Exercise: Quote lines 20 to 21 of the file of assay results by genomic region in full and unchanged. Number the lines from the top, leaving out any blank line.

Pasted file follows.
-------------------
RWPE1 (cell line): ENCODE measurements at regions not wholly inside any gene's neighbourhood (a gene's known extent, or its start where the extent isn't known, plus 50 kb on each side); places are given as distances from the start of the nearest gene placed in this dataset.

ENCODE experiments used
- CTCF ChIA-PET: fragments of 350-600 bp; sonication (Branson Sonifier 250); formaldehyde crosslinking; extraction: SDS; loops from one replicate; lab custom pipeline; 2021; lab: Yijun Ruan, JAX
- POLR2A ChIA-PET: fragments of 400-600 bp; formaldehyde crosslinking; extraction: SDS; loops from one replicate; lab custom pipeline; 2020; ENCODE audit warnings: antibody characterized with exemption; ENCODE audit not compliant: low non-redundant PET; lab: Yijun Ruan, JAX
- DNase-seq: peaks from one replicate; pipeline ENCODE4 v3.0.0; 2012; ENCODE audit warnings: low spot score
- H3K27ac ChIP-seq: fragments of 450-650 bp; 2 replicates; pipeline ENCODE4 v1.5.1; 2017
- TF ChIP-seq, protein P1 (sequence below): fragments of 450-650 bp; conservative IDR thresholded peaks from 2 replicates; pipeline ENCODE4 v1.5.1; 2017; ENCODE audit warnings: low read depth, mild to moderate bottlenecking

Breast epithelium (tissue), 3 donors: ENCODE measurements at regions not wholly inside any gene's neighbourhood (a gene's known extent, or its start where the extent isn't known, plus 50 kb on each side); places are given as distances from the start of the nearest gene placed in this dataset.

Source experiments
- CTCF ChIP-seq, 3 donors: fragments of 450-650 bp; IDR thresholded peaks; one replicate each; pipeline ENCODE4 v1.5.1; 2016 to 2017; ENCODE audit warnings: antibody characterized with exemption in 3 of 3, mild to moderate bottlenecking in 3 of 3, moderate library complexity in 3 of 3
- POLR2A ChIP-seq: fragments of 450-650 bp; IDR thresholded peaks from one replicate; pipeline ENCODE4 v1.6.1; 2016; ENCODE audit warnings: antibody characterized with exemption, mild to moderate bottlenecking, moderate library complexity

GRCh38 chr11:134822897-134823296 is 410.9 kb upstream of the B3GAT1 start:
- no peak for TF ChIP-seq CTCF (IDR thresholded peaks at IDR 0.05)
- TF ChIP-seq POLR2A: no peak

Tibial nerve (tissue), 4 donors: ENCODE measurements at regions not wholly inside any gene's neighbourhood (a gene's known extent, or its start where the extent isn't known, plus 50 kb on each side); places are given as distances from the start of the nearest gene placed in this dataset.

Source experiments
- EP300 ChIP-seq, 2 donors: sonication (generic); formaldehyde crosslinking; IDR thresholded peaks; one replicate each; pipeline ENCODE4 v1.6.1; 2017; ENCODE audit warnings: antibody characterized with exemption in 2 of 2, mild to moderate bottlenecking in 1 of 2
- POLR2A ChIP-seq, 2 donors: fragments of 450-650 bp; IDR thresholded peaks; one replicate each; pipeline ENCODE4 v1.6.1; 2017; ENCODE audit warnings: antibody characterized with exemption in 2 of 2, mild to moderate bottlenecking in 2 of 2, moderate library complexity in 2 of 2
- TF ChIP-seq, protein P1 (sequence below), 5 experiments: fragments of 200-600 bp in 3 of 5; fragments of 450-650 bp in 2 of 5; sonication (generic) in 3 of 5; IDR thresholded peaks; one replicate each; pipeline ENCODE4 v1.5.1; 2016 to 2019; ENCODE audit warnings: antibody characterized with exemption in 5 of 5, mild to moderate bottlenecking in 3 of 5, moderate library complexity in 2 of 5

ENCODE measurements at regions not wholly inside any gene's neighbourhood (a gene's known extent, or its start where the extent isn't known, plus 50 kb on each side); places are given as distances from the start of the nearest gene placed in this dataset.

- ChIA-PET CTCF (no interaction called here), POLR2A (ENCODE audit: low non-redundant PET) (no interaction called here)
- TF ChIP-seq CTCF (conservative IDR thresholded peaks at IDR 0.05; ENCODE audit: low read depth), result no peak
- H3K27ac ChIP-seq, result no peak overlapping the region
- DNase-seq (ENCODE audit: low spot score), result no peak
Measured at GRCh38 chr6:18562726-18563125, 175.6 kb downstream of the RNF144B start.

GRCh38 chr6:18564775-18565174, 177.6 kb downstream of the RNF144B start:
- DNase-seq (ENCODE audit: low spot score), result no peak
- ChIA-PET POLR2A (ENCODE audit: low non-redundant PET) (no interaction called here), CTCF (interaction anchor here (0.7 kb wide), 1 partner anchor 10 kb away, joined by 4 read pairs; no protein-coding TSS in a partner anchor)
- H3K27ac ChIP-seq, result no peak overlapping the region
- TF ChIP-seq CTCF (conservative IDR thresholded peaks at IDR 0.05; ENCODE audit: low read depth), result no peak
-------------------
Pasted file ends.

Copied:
ENCODE measurements at regions not wholly inside any gene's neighbourhood (a gene's known extent, or its start where the extent isn't known, plus 50 kb on each side); places are given as distances from the start of the nearest gene placed in this dataset.

- ChIA-PET CTCF (no interaction called here), POLR2A (ENCODE audit: low non-redundant PET) (no interaction called here)